Paphiopedilum Johanna Burkhardt is P. rothschildianum x P. adductum, and it was registered in 1994. My plant was made using P. adductum var. anitum as the pollen parent, and the results are spectacular. P. rothschildianum has contributed flower size, number, and overall form, while genes from the very dark P. adductum var. anitum have produced a dorsal sepal, petals, and pouch with dark reddish-brown markings on a yellow background. P. adductum var. anitum has also reduced the overall size of the plant, without affecting flower size; this plant has about half the leaf-span of my other P. rothschildianum hybrids, but its flowers are just as large, if not larger. A Google search for this grex will turn up pictures of other clones, many of them awarded, with huge, muscular-looking flowers and dorsal sepals that are almost black.

P. adductum var. anitum is sometimes considered a separate species, P. anitum, in which case this hybrid would be P. Wössner Black Wings (P. rothschildianum x P. anitum). From a horticultural point of view, there’s something to be said for distinguishing the dark plants made with P. adductum var anitum from those made with lighter colored P. adductum clones. However, the International Orchid Register lists P. Wössner Black Wings as a later synonym of P. Johanna Burkhardt, and both the Kew World Checklist of Selected Plant Families and a recent checklist of the genus Paphiopedilum (Koopowitz, H., 2018, Orchid Digest 82: 178-235) consider P. anitum to be a synonym of P. adductum.

Eight hybrids using P. Johanna Burkhardt as a parent have been registered, but none of the photos I have seen suggest that they are any better than–or even as good as–their parent. I’d go so far as to say that in this group of orchids, the primary hybrids are almost always better than complex hybrids. After more than 120 years, P. Lady Isobel and P. Saint Swithin are still well worth growing, and I suspect that the same will be true of P. Johanna Burkhardt in another century.

Six on Saturday #64 (March 13, 2021)

What a difference a few weeks makes. This week has been brightly sunny, and the high temperature was about 80 F (26.5 C). The spring bulbs and hellebores are nearing their peak, the garden is perfumed by Edgeworthia chrysantha, Lonicera fragrantissima, and Osmanthus fragrans, and the fence lizards are skittering about in the leaf litter.

1. Cypripedium formosanum (Formosan lady’s slipper orchid)


After three years, my C. formosanum is still going strong. I think this year’s flower is the nicest so far. The plant is in an 8-inch diameter pot with a mix of composted wood chips, peat, and stalite. It lives outside under shade cloth in summer and spends the winter on the floor of the greenhouse, near the cold draught from the imperfectly sealed swamp cooler.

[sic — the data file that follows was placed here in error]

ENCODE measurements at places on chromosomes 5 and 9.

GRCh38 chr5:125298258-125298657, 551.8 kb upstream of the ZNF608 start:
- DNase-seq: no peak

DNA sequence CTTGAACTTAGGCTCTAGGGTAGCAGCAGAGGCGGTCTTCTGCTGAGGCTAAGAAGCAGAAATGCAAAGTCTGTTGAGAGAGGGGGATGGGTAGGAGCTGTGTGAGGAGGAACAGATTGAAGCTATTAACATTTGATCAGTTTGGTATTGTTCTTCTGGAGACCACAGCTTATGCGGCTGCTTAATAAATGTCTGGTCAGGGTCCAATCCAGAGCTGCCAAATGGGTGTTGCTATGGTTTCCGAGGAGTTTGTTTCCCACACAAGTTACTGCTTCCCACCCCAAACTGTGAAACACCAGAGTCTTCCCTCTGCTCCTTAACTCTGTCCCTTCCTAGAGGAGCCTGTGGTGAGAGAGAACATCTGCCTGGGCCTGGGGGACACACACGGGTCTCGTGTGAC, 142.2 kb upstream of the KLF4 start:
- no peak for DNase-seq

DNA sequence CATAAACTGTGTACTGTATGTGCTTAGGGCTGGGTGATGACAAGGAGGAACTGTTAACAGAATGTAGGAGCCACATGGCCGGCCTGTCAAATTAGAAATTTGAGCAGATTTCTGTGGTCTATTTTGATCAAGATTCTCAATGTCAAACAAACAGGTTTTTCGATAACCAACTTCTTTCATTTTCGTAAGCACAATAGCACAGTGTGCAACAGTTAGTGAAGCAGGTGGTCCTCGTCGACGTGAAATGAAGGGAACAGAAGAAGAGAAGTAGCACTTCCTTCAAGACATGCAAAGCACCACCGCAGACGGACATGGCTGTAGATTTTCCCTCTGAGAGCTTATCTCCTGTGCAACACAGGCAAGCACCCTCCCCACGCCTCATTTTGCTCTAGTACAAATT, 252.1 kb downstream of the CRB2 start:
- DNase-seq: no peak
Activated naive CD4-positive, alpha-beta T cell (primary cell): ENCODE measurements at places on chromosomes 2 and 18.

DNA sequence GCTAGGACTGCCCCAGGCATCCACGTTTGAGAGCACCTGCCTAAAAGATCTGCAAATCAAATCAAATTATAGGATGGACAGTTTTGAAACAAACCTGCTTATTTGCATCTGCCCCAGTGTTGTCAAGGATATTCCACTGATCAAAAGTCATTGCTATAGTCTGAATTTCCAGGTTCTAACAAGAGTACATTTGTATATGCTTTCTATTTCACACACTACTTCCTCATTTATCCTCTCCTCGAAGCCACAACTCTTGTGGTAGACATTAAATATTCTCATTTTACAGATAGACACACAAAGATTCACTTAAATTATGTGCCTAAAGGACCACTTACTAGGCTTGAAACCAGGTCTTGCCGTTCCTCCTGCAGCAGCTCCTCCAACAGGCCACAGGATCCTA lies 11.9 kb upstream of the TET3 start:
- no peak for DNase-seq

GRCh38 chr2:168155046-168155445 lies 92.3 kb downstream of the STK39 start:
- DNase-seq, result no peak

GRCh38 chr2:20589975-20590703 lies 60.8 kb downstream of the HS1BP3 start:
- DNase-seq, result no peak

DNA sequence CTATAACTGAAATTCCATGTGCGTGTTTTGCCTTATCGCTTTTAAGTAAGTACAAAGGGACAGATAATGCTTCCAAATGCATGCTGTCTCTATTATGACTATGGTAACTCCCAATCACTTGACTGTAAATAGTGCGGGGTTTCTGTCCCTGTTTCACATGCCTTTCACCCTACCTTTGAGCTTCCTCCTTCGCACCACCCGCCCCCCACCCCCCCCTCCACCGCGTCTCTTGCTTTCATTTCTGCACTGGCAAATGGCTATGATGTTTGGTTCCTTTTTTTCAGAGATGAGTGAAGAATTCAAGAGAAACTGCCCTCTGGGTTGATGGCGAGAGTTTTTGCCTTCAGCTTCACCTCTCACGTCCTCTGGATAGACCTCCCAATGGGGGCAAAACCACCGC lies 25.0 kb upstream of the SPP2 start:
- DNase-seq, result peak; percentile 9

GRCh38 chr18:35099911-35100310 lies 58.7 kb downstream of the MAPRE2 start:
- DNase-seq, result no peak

2. Hellebore flowers

Hellebore flowers floating in a dish

The pure white flowers at center left and 5 o’clock are Helleborus niger. The large reddish flower at 10 o’clock is Helleborus x iburgensis ‘Anna’s Red’. The others are all seed-grown Helleborus x hybridus.

3. Narcissus ‘Odoratus’


This is a dwarf tazetta Narcissus. According to various web sources, it was discovered somewhere on the Isles of Scilly by the horticulturalist Alec Gray. To my nose it is only faintly fragrant, despite the cultivar name.

4. Narcissus x odorus (Campernelle)


Narcissus x odorus is a centuries-old hybrid of N. jonquilla x N. pseudonarcissus. It has been grown in North Carolina since the colonial period. The blue-green foliage in the foreground is Tulipa clusiana var. chrysantha (see photo 2 here).

5. Cackleberries


The tiny dinosaurs have started laying, and between the five of them, we are averaging about four eggs a day! The very pale blue-gray eggses are from Hühnchen and Kuritsa. Dark brown with darker speckles is from Pollo, large brown from Kylling, and small, light brown from Frango.

6. Vegetable seedlings

A picture of Cypripedium formosanum

I handle the ornamental perennials, but vegetables are my wife’s domain–she’ll have more than a dozen different varieties of Asian greens and kale, along with tomatoes, malabar spinach, spigariello, lettuce, and a few annual flowers ready to plant out next month. The glow from her new LED grow lights makes our house look like something out of “The Amityville Horror” at night, but the seedlings seem to love it.

The Propagator is the host of Six on Saturday.  Head over there to see his Six for this week and find links to the blogs of other participants.